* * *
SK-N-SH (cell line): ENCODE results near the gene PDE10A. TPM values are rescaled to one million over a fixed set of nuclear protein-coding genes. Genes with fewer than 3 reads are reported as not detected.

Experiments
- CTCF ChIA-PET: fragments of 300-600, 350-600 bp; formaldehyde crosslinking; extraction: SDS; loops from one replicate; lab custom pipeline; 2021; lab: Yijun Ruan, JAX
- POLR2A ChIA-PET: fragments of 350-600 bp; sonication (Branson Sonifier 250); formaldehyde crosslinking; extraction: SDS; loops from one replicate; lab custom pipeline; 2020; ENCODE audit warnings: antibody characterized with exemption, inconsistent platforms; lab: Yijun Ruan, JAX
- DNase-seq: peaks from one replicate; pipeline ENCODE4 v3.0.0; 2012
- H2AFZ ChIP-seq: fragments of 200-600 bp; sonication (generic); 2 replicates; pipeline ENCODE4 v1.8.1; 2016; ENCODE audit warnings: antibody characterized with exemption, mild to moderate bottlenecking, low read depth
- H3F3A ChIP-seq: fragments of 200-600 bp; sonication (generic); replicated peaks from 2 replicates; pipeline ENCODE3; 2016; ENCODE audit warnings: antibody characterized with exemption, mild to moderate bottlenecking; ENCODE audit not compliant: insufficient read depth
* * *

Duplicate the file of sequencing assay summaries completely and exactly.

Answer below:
SK-N-SH (cell line): ENCODE results near the gene PDE10A. TPM values are rescaled to one million over a fixed set of nuclear protein-coding genes. Genes with fewer than 3 reads are reported as not detected.

Experiments
- CTCF ChIA-PET: fragments of 300-600, 350-600 bp; formaldehyde crosslinking; extraction: SDS; loops from one replicate; lab custom pipeline; 2021; lab: Yijun Ruan, JAX
- POLR2A ChIA-PET: fragments of 350-600 bp; sonication (Branson Sonifier 250); formaldehyde crosslinking; extraction: SDS; loops from one replicate; lab custom pipeline; 2020; ENCODE audit warnings: antibody characterized with exemption, inconsistent platforms; lab: Yijun Ruan, JAX
- DNase-seq: peaks from one replicate; pipeline ENCODE4 v3.0.0; 2012
- H2AFZ ChIP-seq: fragments of 200-600 bp; sonication (generic); 2 replicates; pipeline ENCODE4 v1.8.1; 2016; ENCODE audit warnings: antibody characterized with exemption, mild to moderate bottlenecking, low read depth
- H3F3A ChIP-seq: fragments of 200-600 bp; sonication (generic); replicated peaks from 2 replicates; pipeline ENCODE3; 2016; ENCODE audit warnings: antibody characterized with exemption, mild to moderate bottlenecking; ENCODE audit not compliant: insufficient read depth